March 20, 2017
This is a letter to the Swindon Advertiser
Paying more for worse services
I’ve just received my council tax notice with a 10.9% increase for 2017/18. As Mr Renard finally admitted in his column residents are paying more for less. These very high increases are the result of the flagrantly anti-democratic imposition of parishes on residents who patently did not want them. Even if it is legal for the council to charge us for services which they no longer provide it is politically and morally repugnant, and it certainly ought to be illegal.
This policy chimes well with central government’s gutting of public services. The decision to impose parishes has the impact of moving away from the concept of equalisation of services across the town regardless of the poverty or wealth of individual areas. What Mr Renard is presenting as ‘choice’ is bogus. If services are not provided by taxation at the town level then you can only chose what you can afford. His regime’s action will exacerbate inequalities across the town. Read the rest of this entry »
November 11, 2016
With the election of Jeremy Corbyn as Labour leader for the second time we have been told that this has consolidated Labour as the “anti-austerity party”. Whilst this is certainly the aspiration of Jeremy and his supporters Labour can only be judged on what it does not just what it says. The election of a left wing leader cannot transform the Labour Party in and of itself. Many of the old guard whose politics are rooted in those of New Labour are still entrenched. After the Parliamentary Party Labour councillors were the section of the party where support for Corbyn was at its lowest and resistance to a break from the politics of New Labour at its highest. Labour in office in local government is anything but an anti-austerity party. Nationally Labour has, as yet, made no attempt to build a movement against the government’s austerity programme. It has not even attempted to assemble its local authorities to discuss organising resistance to central government’s assault on local government. Each authority is therefore left to its own devices to attempt at best to manoeuvre in the face of unprecedented cuts or at worst to simply administer them without question. We therefore see the spectacle of Labour authorities cutting services, closing Libraries, outsourcing leisure services, and in some areas attacking the wages and conditions of staff. In Derby and Durham they are cutting the wages of low paid teaching assistants, precipitating strike action by a group workers who have no history of militancy. In Durham a Labour council is proposing to issue redundancy notices aimed at forcing staff to sign up to new contracts which involve as much as a 23% cut in wages. (Read on below or download a PDF here localgovfundingcrisis ) Read the rest of this entry »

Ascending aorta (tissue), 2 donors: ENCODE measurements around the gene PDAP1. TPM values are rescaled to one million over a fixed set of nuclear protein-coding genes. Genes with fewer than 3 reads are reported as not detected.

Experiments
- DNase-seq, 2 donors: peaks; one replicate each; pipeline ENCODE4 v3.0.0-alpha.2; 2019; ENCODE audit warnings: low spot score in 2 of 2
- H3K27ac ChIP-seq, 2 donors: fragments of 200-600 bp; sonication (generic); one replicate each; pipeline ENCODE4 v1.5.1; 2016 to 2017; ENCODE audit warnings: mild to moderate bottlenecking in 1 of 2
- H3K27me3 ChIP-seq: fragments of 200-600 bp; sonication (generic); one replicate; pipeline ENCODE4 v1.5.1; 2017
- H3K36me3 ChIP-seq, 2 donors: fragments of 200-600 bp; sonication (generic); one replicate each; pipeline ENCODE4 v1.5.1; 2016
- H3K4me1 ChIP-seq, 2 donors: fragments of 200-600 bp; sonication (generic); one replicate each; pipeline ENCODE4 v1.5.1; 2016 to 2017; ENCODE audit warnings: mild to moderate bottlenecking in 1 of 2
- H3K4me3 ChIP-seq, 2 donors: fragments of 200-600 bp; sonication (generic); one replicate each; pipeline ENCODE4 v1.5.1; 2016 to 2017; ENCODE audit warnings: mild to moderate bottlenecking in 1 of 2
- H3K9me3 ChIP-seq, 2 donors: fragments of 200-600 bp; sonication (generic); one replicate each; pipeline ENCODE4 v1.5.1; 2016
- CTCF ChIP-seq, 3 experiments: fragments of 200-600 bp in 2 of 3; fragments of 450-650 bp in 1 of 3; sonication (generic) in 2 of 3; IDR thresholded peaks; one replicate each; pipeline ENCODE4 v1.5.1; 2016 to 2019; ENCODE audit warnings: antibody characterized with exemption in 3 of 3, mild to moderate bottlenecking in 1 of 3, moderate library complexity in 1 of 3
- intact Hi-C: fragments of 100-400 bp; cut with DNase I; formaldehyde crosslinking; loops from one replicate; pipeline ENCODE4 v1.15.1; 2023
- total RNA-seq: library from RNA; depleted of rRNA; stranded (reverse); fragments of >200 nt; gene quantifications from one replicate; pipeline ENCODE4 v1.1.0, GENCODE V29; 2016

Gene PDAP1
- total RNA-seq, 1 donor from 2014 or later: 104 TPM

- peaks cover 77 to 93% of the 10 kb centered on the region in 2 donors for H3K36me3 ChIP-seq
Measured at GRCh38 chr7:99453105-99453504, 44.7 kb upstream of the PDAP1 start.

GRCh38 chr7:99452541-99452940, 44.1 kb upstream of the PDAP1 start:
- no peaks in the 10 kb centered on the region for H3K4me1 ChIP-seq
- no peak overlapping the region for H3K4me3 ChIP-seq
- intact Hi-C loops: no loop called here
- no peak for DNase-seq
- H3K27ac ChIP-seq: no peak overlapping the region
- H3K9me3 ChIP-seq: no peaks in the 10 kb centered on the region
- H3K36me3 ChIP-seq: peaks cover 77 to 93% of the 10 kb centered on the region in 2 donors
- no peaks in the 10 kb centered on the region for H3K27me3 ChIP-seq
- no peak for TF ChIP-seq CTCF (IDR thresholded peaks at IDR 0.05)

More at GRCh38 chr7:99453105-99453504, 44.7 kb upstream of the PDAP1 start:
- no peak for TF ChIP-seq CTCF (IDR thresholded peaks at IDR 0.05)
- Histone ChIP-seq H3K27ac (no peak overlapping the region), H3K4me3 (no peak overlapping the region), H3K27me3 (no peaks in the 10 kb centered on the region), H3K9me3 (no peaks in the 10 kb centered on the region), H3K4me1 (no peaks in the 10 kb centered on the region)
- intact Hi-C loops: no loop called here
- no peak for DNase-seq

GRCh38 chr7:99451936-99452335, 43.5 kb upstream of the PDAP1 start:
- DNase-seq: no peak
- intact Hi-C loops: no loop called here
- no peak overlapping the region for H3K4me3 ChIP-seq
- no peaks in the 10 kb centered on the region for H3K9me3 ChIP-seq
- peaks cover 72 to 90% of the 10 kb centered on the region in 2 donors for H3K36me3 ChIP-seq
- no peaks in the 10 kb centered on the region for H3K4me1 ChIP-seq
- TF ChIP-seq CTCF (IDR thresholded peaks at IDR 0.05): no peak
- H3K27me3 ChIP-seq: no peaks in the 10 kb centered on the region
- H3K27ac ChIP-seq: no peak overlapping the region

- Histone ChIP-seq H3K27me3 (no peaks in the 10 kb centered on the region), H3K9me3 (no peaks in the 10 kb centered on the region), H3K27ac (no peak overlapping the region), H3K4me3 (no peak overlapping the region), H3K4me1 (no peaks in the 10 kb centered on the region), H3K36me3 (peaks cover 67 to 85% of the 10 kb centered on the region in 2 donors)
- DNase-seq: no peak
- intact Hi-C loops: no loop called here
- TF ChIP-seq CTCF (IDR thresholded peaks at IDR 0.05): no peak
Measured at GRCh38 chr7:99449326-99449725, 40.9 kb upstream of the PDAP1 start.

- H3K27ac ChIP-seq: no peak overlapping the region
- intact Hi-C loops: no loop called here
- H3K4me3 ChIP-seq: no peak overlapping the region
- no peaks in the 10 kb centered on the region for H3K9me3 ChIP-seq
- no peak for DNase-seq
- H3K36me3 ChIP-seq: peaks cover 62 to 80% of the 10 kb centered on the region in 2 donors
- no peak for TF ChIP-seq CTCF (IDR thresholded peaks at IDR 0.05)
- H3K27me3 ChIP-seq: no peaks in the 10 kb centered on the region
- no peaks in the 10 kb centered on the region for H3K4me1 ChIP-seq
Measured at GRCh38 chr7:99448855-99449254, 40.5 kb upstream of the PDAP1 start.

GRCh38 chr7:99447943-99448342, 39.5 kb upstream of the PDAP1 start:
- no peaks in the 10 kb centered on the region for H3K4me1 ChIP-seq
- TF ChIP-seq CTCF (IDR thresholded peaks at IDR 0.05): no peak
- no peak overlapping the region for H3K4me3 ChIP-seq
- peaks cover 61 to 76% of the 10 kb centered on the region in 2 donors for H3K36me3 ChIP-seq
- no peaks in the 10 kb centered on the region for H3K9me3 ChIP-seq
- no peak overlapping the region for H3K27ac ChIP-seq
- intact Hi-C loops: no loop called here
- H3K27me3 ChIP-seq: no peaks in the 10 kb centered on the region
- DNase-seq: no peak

July 1, 2016
Some while ago I suggested to Swindon’s Cabinet that they should be pressing the government to abandon their target for a £10 billion surplus by 2020. As I pointed out to them if the target was break-even then the £6 billion of cuts to local government would not be necessary. They wouldn’t even have to abandon their support for ‘austerity’.
The anti-democratic parishes proposal was premised on acceptance of the level of cuts from central government, based on the surplus proposal. Yesterday, Theresa May, one of the candidates in the Tory leadership election indicated that this surplus target, described by the Financial Times as ‘extreme’ and unnecessary, said it should be abandoned. Today the Chancellor has dumped it, citing the dangers of a recession and the economic shock following the vote to leave the European Union.